SCENE ONE. Have your tickets out. Please hold your own tickets. Up to your left. No, this is section 10. You'll have to go to the entrance your ticket calls for. What's that? Double M. Q coming. Z coming. Up to your left, please. Don't block the aisle. Keep moving, please. Fourth and fifth seats in. Up in the colonnade, please. . . . The afternoon had scarcely begun, but his throat was raw and dry already. Too many cigarettes and those sawdust sandwiches were responsible for that. Hell of a thing anyhow--having to usher on the Dartmouth side. Showing those belligerent guys to their seats. Almost afraid to yell for Harvard. Having to listen to them cheer when any decent person would moan, and vice versa. Standing silent while their queer, savage Wahoo swelled and echoed. Well, here come some more of them. . . . Show your tickets. Keep moving, please. . . .
SCENE TWO. All right, young man, we're quite capable of finding our way around this stadium alone. We played here before you were born. Those were the good old days. Back in the days of Horween and Haughton, ch, Ed? We used to smear them all, then. Why, if we had ever dropped three games in a row they'd have run us out of the Gold Coast. But no wonder with guys like us, Ed--we were men. We went through teams, not around and over them. Look at the kids here now. Don't they look young and small? . . . Say, Ed, it's still a great game, though, isn't it? I'll always get a kick out of watching these youngsters tear their hearts out like we used to do. They'll come through all right. . . .
SCENE THREE. Will he get the nickel if he wins the toss, Vag? Why do the players use so much mascara under their eyes when it shows so frightfully? Why do they yell Yoohoo over there? Why doesn't he blow the whistle, Vag? . . . Yes. No. Yes. No. Vag doesn't know. How can he know everything, oh lovely Simmous girl? There is still a mist over his eyes from the Harvard-Dartmouth Ball last night. Or is it his pride in the team? This afternoon he will know. . . .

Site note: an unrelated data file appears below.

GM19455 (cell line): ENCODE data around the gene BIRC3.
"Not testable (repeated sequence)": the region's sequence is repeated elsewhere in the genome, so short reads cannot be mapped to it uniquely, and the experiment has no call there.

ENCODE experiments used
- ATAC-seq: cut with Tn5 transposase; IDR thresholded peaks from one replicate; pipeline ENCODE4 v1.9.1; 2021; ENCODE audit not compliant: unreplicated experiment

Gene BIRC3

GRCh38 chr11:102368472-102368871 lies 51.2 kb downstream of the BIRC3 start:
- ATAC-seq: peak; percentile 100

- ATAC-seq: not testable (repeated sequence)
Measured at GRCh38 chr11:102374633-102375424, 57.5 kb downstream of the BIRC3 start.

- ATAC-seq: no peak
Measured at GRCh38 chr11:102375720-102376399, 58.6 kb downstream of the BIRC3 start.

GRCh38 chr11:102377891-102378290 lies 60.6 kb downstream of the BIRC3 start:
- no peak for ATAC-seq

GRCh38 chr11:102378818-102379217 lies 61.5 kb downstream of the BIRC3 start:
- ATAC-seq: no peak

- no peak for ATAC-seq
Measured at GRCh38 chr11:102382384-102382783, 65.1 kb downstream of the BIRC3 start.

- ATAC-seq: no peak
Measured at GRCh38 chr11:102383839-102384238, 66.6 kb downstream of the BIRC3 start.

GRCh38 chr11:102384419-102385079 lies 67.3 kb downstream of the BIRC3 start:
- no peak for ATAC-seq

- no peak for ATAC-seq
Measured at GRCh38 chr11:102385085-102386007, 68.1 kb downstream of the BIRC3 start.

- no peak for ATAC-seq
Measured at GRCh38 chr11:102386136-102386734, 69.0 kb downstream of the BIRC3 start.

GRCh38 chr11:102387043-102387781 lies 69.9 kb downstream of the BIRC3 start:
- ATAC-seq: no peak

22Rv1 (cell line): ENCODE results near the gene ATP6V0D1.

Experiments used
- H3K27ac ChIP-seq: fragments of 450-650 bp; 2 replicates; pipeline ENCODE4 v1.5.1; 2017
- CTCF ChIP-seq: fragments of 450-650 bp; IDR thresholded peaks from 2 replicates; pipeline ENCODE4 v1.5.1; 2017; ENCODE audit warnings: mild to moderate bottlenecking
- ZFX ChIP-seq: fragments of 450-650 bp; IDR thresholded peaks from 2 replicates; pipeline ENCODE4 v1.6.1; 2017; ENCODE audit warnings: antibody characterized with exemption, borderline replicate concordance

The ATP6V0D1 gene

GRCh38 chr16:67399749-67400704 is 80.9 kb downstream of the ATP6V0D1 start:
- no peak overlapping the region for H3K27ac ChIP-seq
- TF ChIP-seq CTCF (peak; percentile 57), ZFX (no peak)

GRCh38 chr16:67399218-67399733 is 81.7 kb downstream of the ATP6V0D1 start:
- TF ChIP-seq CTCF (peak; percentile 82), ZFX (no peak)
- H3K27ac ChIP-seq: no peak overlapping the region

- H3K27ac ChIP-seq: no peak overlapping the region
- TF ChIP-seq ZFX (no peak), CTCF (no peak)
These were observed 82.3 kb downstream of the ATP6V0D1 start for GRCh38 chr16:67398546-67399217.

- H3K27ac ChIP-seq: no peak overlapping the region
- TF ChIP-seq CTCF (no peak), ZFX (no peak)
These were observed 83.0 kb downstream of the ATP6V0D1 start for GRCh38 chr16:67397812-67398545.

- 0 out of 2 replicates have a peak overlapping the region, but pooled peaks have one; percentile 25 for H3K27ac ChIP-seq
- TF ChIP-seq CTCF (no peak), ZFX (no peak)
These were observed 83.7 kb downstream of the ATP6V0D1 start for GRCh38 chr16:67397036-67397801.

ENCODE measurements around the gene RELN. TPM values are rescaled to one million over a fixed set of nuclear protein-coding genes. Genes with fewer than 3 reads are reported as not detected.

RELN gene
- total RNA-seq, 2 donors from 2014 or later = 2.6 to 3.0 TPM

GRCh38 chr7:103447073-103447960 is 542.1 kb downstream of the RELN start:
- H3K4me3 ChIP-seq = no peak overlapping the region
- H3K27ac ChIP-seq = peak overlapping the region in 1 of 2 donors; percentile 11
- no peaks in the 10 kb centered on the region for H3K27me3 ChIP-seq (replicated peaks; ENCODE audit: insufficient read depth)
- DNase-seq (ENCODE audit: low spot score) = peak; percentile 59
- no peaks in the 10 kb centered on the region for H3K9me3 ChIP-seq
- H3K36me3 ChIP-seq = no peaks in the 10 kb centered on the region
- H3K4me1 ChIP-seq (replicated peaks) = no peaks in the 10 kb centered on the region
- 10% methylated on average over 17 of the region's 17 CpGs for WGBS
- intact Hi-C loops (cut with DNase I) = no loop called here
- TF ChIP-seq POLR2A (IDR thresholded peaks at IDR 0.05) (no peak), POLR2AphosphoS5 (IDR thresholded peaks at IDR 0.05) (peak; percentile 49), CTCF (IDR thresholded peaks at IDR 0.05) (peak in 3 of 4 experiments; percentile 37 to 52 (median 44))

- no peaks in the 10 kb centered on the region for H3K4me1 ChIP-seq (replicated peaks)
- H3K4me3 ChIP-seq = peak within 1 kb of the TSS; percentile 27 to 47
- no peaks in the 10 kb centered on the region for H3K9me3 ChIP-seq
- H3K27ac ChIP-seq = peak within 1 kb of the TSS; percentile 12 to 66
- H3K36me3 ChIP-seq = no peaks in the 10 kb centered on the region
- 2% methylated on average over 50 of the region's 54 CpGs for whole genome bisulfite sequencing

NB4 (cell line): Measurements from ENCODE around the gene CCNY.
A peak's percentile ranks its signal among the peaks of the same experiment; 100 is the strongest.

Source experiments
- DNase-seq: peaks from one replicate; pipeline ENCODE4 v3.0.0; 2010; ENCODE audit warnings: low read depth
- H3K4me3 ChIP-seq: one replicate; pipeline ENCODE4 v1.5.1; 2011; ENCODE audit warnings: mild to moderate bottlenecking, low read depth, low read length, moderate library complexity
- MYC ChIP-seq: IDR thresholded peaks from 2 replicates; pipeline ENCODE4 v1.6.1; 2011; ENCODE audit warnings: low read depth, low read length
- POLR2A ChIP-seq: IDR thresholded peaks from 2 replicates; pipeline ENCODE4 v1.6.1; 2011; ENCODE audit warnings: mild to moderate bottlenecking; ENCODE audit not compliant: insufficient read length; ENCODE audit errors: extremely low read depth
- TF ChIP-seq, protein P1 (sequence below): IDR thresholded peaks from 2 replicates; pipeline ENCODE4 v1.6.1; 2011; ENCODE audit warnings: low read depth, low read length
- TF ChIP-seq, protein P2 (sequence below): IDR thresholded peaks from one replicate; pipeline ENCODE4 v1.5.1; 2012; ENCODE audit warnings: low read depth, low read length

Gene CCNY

SCENE FOUR. The hard leather toe meets the oval pigskin an instant after the whistle blows. Standing on the five-yard line, he watches the course of the ball through the air towards him. Swiftly it rises until it seems to be higher than the rim of the stadium behind it up and up in a graceful are. His eyes glue themselves to this careening brown speck. He remains motionless, staring at it in fascination like one hypnotized. . . . This is a game, old boy; it has started now. Forget that hollow stomach feeling. This is a football in the air; your anticipation is over; the future has become the present. This is why your rib felt like it was cracked last week. It's why you sweated and studied and dreamed. It is the dust and monotony of a practice field. It is the soggy, moldy smell of the locker room. And remember, that ball is coming down now. Ahead are eleven men in Green who will try to stop one man, but ten men in Crimson will help that one man. They are your friends. You've seen them a million times--in joy, in pain; as stars, and as goats. Now stop all this talking with yourself, old boy--it's here. . . . He catches the ball. Then--go, go, go--and his legs begin to churn over the greensward. . . .